As usual, Memory Lane stories jump to mind.
Have you ever seen the home-built steel sloops popular with many Europeans on a small budget? Hard-chined, the Caribbean is full of them. They were easy to build, roomy, and very cheap. Lots of people went cruising on a very tight budget with them. One couple that we knew lived on theirs in the Caribbean for better than 10 years. The man was a teacher, and when school let out for summer break he and his wife cruised the Caribbean and S. America until school reopened.
Then in the late 80s we joined the Hawaiian Tropic St. Martin to Nevis race. The race to Nevis is to weather and fighting a tough current running along St. Kitts, so the monohulls started about 9 pm the night before, then multihulls started the next morning. The Committee boat for the race was a power boat, and as soon as the monohulls crossed the start line the Committee boat headed for Nevis to be in place for the afternoon finish of the monohulls. So you can imagine the Committee boat's dismay when at about 7 in the morning we heard on the radio, "where's the finish line? Where's the committee boat?" An Antigua boat, Caccia alla Volpe, was already there! and the rest of the boats weren't even halfway past St. Kitts. I was impressed, because there were some serious sailors (not us) in this low season, no tourists in sight, race.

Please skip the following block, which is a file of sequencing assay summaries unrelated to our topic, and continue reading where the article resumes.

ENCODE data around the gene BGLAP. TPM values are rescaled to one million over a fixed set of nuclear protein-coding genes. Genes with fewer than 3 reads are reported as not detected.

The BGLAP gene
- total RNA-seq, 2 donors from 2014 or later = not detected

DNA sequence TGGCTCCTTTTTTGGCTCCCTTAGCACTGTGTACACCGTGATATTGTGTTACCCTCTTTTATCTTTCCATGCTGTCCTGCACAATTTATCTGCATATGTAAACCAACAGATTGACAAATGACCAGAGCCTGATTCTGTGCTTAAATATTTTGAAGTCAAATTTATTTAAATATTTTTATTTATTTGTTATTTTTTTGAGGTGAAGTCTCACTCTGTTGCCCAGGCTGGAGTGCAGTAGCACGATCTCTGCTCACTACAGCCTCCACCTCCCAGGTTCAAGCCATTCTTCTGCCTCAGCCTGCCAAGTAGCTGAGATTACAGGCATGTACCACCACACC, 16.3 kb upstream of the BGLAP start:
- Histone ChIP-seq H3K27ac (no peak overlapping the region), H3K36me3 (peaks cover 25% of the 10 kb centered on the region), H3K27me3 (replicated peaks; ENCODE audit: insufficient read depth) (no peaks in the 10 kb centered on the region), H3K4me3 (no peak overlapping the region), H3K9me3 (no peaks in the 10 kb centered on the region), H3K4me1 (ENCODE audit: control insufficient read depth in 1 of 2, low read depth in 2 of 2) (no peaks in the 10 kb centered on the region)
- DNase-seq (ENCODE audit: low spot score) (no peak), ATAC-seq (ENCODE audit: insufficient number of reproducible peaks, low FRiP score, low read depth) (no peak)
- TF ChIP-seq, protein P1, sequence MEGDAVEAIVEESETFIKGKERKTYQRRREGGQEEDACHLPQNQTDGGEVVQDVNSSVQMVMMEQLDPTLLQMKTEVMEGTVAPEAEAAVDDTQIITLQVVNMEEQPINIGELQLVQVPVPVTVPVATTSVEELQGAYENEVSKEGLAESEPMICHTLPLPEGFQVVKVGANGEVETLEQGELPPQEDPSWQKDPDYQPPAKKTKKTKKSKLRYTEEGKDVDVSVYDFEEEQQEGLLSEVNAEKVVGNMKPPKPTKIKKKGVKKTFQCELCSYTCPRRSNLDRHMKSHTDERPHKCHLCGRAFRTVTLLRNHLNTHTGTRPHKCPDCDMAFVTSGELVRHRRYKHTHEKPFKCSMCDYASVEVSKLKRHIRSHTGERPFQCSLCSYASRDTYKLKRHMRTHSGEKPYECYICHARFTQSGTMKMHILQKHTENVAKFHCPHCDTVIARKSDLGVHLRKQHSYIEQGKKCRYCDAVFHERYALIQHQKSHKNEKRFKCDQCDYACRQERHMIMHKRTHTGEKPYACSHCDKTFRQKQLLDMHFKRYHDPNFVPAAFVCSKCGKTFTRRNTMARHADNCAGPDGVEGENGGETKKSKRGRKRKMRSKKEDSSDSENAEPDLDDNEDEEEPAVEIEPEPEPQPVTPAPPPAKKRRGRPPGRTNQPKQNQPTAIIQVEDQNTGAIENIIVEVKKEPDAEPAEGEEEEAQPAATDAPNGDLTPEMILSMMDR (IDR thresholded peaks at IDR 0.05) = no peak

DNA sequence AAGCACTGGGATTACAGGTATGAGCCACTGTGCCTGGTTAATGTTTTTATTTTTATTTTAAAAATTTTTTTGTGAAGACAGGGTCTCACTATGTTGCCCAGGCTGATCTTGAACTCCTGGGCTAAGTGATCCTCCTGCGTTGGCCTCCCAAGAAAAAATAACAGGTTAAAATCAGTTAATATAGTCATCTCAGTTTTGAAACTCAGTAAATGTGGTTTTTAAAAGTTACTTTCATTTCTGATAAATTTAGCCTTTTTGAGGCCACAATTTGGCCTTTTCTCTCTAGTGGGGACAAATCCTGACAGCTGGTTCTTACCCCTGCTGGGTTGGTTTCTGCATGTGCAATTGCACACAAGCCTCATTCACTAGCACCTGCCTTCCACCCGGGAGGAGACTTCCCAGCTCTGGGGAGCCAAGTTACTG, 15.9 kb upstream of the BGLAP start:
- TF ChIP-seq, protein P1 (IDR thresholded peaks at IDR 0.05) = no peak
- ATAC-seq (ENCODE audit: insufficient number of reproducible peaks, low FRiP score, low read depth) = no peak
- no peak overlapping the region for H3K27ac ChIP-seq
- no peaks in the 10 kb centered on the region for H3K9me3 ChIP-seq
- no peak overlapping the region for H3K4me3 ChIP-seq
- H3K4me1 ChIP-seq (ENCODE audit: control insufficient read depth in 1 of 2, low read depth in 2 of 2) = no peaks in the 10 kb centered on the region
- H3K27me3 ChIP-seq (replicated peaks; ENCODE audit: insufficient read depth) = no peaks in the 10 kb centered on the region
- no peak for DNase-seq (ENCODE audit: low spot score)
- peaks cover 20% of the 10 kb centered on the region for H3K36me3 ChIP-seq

Caccia alla Volpe was built like one of the hard-chined steel boats, but was glass over plywood, and damn fast. I thought the boat was super cool!
The owner is often a contender in the annual Heinekken Regatta held every March in St. Maarten/St. Martin. Here's a picture - still hard-chined, but I'm not sure if it's the same boat as I saw 20 years ago.